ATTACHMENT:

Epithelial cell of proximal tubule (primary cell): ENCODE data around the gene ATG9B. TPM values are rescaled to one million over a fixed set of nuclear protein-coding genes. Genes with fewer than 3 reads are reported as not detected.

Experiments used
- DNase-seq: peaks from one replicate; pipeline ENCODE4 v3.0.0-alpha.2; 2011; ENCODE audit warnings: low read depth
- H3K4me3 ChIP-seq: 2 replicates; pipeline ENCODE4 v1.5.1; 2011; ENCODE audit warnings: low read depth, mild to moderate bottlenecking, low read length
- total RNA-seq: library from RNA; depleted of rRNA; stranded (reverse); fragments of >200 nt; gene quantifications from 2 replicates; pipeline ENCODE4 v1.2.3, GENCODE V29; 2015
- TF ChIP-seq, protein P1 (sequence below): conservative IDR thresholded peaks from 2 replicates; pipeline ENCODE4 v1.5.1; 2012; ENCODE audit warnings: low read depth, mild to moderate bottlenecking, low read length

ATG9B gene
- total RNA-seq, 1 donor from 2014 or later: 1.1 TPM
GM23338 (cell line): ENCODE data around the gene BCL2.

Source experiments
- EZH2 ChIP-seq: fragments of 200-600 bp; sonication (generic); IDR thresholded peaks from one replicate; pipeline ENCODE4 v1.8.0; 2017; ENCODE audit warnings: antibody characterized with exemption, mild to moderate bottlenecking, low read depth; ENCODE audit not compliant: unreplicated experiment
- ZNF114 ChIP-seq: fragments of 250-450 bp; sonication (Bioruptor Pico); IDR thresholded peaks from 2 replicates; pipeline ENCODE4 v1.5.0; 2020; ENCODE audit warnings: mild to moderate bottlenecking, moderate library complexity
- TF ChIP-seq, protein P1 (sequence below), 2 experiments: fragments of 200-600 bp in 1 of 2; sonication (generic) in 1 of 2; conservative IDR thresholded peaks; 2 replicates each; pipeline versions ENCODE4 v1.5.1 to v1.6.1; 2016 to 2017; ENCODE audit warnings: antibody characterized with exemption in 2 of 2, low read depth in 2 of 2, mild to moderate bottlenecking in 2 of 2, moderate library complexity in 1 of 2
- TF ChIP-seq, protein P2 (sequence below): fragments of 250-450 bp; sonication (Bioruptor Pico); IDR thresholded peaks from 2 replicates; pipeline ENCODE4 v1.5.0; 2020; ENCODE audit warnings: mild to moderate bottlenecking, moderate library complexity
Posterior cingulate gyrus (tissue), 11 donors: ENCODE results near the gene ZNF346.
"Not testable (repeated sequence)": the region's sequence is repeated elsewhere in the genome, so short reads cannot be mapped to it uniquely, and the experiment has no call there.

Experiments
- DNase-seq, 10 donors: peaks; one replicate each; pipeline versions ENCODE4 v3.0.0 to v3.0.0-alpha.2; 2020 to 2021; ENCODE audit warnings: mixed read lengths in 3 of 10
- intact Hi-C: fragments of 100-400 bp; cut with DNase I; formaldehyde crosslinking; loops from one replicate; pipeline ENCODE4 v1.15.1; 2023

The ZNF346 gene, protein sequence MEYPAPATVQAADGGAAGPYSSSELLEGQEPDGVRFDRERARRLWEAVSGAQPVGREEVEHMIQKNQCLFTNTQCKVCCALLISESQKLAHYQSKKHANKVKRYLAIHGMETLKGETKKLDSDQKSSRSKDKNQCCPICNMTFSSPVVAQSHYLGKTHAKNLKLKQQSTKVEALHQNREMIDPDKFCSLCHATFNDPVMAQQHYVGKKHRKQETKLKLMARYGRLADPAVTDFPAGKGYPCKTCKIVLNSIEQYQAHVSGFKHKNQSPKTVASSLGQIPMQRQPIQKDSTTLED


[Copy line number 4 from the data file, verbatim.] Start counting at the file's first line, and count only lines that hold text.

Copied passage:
- H3K4me3 ChIP-seq: 2 replicates; pipeline ENCODE4 v1.5.1; 2011; ENCODE audit warnings: low read depth, mild to moderate bottlenecking, low read length